Satire is hard. If you don’t think so, watch a whole episode of Saturday Night Live—I’ll even spot you: pick any year you like. So here’s a big hat tip to Gary Shteyngart for having the nerve to write a novel-length satire in Super Sad True Love Story. He doesn’t always make you laugh when he means to, but he’s shrewd, observant, snarkily funny, and if it sometimes seems as though he’s picking easy targets, remember that he didn’t make the world he’s sending up. Easy targets “R” us these days.
Shteyngart (Absurdistan) sets his latest novel in the not-too-distant future and suggests a world not all that different from ours, only a lot worse. Governments and big business have more or less merged, and the Chinese are calling the shots. Telephone poles have been replaced on sidewalks by credit poles that broadcast your financial picture as you walk by. New York subway trains have business-class cars. For news you can choose between reading The New York Lifestyle Times and watching FoxLiberty-Prime or FoxLiberty-Ultra. Otherwise, the “news” is made by people texting and streaming about themselves. Business careers seem to be concentrated mostly in Retail (always capitalized), paramilitary security, or the arts. In college, one character had a “major in Images, minor in Assertiveness.” Most chilling are the checkpoints and other security measures erected everywhere by a state obsessed with protection from terrorism, which of course becomes its own form of terrorism, right down to the bulletins warning citizens of the danger du jour and ending with the boilerplate statement “By reading this message you are denying its existence and implying consent.”
It’s all very clever, but the laughs come harder and harder as the story unfolds—and maybe that’s the point. But Super Sad is so depressing that about halfway through, you might be thinking seriously about bailing out on Shteyngart’s chilly vision of things to come. That would be a shame, because the second half is so much more powerful than what’s preceded it that it could be an altogether different novel.
Maybe it’s because in the first half Shteyngart spends so much time being clever that he forgets to care about or illuminate the inner lives of his pair of lovers, Lenny Abramov and Eunice Park (and no, he doesn’t get a free pass here just because he’s suggesting that people in the future have anemic inner lives). But then comes a scene—roughly halfway—unlike anything that’s come before: Lenny, the son of Russian-Jewish immigrants, goes with Eunice, the daughter of Korean immigrants, to visit her parents, and they all attend a Christian revival service at Madison Square Garden. The hellfire evangelist has his audience cowering in no time—all but Lenny, who silently begins preaching his own sermon. “You have nothing to be ashamed of,” Lenny imagines himself saying. “You are better than this angry man ... Your heart is all that matters. Throw away your shame! Accept the truth! And if there is more than one truth, then learn to do the difficult work—learn to choose. You are good enough, you are human enough to choose!” Of course, the person Lenny is really preaching to is himself.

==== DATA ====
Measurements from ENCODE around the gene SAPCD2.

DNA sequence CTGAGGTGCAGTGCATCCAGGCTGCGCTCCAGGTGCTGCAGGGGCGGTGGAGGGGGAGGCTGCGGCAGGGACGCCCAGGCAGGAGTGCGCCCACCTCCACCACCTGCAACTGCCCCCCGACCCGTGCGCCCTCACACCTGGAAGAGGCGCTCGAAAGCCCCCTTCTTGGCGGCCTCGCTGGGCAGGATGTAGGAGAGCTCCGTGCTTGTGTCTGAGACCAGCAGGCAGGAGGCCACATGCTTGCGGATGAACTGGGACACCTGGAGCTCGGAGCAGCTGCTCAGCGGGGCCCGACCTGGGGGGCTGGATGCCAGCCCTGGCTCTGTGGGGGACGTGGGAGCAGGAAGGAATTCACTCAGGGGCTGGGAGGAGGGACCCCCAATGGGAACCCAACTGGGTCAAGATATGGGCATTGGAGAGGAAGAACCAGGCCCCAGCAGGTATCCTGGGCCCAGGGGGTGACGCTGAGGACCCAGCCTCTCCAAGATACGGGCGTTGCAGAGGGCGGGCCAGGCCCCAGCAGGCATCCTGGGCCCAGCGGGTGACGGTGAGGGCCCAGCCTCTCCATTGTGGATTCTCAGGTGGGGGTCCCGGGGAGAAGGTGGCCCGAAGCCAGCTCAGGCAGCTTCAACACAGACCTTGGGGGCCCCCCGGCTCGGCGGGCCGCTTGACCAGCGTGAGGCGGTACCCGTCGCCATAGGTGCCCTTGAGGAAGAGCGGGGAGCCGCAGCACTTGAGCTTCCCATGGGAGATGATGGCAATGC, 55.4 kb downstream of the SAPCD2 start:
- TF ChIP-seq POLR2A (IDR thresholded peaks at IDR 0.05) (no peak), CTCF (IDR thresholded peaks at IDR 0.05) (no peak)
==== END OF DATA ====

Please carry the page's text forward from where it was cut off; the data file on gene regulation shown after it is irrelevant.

Suddenly, he’s an interesting character. He’s had idiosyncrasies from the beginning—for one thing, he owns and reads books, or “non-streaming Media artifacts.” Now those quirks bloom into character traits, and Lenny adds a couple of dimensions to his profile. He learns to care about others, and he becomes interesting as he learns to see himself in those around him, particularly his parents: “I had not lost the capacity to care—incessantly, morbidly, instinctually, counterproductively—for the people who had made of me the disaster known as Lenny Abramov.” It’s not as simple as saying that we care about Lenny because he cares about others. More accurately, we care because in Lenny—a man who has to fight his way out of a youth culture so obsessed with technology and wealth that it has forgotten how to feel anything—we have recognized the future, and he is us.